We're big proponents of growing your own food, even in small spaces, so we were excited to read about three thriving urban gardens in this month's issue of Chicago Magazine.
An EarthBox-filled rooftop, a front-yard stunner and a backyard powerhouse – they're all labors of love that yield beautiful, and tasty, results.
As apartment dwellers, we don't have the space (or resources) to create gardens quite as extensive, but we find them inspirational nonetheless.
Read on for more about these gardens.
Chef Rick Bayless – known for his Frontera Grill and Topolobampo restaurants and PBS cooking show, among other ventures – has a 1,000-square-foot garden behind his home that produces $25,000 food a year and supplies his restaurants. Despite its success, the garden has been humbling: "Most people don't realize how hard it is to do anything agricultural," Bayless said. "You are pretty much prey to anything that comes by—pests, too much rain, too little rain, too much heat, not enough. It makes you realize that you're not the director. You're just a player, and your goal for success is to be a good player."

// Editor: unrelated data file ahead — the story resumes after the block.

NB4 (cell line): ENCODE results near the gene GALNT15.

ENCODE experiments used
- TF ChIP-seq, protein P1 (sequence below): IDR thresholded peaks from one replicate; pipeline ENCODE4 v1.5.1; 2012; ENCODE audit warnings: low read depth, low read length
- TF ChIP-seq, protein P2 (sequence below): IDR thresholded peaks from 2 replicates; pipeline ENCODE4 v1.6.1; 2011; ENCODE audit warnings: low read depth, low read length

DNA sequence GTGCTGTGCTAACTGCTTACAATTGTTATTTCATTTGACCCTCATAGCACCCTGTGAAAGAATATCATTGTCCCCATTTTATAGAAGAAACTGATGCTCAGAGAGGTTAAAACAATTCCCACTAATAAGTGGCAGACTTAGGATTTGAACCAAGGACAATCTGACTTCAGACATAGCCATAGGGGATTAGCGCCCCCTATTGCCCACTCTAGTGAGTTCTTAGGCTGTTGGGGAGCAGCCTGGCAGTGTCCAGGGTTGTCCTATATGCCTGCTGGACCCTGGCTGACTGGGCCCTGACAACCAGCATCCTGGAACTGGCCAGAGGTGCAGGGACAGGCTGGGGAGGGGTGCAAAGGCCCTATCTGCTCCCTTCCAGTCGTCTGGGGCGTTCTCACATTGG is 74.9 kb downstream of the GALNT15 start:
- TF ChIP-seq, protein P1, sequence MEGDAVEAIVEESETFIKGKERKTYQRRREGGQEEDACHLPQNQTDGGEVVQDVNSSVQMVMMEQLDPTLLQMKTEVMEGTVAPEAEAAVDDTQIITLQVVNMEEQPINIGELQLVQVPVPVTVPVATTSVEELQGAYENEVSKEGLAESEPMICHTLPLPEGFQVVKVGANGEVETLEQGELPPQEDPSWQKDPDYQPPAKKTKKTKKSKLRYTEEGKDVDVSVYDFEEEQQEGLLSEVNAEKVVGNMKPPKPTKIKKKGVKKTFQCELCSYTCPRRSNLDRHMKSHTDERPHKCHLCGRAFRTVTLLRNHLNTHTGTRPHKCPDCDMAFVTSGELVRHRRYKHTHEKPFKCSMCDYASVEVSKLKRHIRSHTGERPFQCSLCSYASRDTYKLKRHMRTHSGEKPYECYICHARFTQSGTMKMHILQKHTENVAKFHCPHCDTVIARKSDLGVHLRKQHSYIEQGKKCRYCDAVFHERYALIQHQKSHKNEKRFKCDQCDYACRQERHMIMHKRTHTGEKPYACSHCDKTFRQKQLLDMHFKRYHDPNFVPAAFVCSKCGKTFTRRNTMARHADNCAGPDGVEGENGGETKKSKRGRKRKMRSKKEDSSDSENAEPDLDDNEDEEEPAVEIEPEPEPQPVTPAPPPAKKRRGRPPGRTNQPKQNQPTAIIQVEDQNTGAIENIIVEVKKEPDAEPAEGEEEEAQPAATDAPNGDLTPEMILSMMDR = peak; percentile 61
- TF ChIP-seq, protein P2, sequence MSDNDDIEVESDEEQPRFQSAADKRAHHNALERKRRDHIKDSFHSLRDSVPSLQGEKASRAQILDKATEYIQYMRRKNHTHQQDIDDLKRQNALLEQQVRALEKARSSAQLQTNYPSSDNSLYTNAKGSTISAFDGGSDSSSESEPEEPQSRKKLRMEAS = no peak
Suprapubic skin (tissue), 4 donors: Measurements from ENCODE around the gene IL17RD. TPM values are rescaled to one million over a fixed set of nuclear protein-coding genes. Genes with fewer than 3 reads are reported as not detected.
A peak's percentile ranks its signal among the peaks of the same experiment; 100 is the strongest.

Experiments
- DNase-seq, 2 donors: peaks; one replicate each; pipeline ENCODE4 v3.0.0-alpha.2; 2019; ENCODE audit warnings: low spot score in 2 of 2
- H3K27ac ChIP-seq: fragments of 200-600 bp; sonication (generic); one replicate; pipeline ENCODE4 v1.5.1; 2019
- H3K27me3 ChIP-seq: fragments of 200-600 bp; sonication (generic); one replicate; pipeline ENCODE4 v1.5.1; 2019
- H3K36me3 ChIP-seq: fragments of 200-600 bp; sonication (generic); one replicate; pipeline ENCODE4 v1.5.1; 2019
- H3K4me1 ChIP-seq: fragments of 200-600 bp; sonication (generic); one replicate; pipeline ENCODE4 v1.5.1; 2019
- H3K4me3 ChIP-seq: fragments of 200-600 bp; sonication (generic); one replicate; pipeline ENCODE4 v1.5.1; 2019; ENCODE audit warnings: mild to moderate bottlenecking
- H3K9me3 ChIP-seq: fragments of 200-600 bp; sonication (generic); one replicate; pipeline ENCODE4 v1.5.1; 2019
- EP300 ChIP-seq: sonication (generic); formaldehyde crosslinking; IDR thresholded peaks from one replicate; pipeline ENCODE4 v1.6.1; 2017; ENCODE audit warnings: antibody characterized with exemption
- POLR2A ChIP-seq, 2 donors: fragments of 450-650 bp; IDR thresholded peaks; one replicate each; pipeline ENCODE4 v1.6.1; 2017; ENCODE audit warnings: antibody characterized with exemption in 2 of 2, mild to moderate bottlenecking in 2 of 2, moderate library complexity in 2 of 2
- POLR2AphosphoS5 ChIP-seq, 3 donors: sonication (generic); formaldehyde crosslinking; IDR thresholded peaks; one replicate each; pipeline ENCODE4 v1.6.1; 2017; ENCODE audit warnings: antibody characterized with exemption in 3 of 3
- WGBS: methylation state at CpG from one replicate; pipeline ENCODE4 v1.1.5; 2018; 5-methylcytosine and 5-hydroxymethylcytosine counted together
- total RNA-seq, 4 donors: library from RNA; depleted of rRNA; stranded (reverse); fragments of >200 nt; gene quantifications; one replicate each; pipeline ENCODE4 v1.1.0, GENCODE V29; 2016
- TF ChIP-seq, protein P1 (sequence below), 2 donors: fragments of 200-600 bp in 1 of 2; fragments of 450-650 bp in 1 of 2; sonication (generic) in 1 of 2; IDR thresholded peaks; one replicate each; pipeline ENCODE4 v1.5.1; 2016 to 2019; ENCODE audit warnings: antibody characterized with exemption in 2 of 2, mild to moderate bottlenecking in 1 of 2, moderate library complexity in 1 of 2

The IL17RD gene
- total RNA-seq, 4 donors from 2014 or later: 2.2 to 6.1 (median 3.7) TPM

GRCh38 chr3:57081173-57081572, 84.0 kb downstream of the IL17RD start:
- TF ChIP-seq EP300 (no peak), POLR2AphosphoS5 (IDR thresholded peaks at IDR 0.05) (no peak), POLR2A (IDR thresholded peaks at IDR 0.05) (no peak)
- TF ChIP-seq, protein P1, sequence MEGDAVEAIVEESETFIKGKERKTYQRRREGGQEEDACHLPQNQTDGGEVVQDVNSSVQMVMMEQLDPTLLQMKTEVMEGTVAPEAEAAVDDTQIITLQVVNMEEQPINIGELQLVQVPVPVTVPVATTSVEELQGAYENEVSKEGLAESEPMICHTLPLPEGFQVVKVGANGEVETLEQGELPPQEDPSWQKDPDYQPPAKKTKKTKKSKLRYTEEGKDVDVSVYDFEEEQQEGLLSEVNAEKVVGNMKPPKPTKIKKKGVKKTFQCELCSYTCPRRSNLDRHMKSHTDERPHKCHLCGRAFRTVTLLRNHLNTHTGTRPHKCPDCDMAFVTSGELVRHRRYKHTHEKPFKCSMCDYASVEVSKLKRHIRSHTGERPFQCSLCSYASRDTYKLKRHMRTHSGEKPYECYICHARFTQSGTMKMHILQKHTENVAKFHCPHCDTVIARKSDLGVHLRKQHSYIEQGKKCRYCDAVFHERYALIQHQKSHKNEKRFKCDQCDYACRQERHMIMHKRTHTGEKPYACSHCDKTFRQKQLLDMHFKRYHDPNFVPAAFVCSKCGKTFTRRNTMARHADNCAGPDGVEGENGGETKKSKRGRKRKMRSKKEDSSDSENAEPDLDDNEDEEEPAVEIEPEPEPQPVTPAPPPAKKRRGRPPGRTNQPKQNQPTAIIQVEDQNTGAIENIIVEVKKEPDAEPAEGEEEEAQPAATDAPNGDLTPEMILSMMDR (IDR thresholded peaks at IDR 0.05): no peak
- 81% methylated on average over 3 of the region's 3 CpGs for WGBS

On the other hand, a relatively newbie gardener, Russ Cheatham, says he's been struck by the ease of gardening on his rooftop in the Ukranian Village neighborhood. Thanks to "idiot-proof" EarthBoxes, he spends about 10 minutes a day watering, which fits easily into a busy schedule.
Melina Kelson-Podolsky teaches in the culinary arts program at Chicago's Kendall College and has created a garden space that is bountiful, as well as beautiful. She grows heirloom produce such as purple tomatillos, which she describes as "downright dessert-like-fruity with this sort of light, tomato-y essence on the finish." Sounds delightful.
Read the full profiles here: Chicago Magazine - Salad Days
(Image: Andreas Larsson/Chicago Magazine)